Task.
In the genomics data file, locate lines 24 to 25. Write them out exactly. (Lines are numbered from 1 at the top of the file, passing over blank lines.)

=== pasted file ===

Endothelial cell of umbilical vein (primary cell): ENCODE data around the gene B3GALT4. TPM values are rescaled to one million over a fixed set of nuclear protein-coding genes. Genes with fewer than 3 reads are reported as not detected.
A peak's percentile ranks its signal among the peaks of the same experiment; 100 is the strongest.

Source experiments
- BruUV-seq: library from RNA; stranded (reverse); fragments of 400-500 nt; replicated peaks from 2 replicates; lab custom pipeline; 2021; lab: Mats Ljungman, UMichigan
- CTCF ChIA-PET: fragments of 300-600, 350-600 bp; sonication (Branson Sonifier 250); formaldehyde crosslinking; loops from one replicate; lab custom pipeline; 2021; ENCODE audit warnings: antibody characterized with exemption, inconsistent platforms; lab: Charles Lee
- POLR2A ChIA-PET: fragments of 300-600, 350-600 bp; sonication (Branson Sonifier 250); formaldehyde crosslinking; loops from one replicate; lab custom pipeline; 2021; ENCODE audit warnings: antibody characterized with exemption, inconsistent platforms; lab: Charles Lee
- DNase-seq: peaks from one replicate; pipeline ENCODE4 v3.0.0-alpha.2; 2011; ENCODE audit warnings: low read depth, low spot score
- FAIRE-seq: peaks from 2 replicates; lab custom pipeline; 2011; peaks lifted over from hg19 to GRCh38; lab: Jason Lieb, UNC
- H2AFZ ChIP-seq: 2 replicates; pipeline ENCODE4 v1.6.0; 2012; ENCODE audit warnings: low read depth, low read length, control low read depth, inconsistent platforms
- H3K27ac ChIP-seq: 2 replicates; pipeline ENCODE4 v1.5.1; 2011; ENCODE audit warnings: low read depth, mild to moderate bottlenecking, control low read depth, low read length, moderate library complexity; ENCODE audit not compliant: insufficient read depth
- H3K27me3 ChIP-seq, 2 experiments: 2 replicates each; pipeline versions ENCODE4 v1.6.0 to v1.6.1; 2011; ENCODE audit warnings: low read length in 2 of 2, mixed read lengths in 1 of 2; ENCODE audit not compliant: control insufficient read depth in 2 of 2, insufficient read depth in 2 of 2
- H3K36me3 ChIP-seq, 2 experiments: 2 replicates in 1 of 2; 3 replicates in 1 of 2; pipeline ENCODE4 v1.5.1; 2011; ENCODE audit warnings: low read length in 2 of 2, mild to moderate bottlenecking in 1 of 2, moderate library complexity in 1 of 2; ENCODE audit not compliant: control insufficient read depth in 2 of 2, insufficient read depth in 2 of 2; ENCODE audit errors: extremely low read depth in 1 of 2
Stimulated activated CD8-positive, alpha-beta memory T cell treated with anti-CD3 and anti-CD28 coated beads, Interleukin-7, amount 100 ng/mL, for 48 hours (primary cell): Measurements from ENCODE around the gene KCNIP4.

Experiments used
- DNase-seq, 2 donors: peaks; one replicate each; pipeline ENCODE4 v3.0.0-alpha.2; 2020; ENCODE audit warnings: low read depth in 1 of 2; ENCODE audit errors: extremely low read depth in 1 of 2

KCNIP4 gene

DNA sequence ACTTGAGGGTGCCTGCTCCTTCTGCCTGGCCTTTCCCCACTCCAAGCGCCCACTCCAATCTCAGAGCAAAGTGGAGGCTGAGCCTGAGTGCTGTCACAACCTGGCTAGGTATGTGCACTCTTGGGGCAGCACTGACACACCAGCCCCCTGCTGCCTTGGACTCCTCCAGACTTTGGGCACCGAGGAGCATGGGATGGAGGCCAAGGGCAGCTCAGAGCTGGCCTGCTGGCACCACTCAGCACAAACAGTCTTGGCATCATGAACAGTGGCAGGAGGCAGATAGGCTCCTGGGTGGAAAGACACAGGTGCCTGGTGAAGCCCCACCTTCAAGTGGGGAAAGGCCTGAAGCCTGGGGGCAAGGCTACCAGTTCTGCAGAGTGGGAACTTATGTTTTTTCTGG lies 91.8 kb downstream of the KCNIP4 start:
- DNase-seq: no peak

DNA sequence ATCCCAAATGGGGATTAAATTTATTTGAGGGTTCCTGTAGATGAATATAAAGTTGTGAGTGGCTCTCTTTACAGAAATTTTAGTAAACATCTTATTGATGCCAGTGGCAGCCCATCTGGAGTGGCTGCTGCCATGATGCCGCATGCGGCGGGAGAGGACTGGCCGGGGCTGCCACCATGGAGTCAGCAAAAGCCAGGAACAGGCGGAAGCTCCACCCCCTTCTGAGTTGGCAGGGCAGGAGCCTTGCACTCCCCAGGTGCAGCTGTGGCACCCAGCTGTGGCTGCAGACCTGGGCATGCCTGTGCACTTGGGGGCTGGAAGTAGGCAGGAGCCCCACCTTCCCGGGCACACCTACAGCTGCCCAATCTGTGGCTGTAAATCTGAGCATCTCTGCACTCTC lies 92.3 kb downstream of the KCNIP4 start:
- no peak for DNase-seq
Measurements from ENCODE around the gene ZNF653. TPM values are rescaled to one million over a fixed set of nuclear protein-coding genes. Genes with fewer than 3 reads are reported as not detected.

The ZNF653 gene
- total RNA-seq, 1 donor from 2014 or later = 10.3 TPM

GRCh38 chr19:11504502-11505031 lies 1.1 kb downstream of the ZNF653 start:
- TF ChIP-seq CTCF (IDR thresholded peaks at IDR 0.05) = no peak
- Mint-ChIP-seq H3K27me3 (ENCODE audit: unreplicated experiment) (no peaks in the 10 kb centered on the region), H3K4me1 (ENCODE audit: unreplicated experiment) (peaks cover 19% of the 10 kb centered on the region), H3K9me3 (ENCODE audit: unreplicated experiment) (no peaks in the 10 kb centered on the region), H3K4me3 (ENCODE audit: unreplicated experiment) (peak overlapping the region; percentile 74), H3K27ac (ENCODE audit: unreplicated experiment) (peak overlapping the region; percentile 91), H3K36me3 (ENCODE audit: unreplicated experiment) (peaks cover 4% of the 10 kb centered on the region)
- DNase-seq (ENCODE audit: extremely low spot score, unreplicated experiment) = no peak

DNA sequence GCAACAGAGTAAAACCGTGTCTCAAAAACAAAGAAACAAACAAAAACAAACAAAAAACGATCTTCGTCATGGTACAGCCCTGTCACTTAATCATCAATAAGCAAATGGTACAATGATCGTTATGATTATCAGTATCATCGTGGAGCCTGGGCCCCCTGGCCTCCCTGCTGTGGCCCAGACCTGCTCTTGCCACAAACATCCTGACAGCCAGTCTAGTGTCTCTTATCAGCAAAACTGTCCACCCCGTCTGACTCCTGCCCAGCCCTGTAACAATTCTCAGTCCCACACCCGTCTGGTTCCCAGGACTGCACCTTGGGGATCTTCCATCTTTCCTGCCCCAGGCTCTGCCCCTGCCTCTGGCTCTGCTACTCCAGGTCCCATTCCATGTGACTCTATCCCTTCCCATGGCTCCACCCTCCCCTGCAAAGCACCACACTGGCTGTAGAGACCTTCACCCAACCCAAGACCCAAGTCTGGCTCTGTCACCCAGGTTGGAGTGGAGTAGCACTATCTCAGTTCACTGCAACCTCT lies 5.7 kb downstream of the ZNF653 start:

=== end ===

GRCh38 chr19:11504502-11505031 lies 1.1 kb downstream of the ZNF653 start:
- TF ChIP-seq CTCF (IDR thresholded peaks at IDR 0.05) = no peak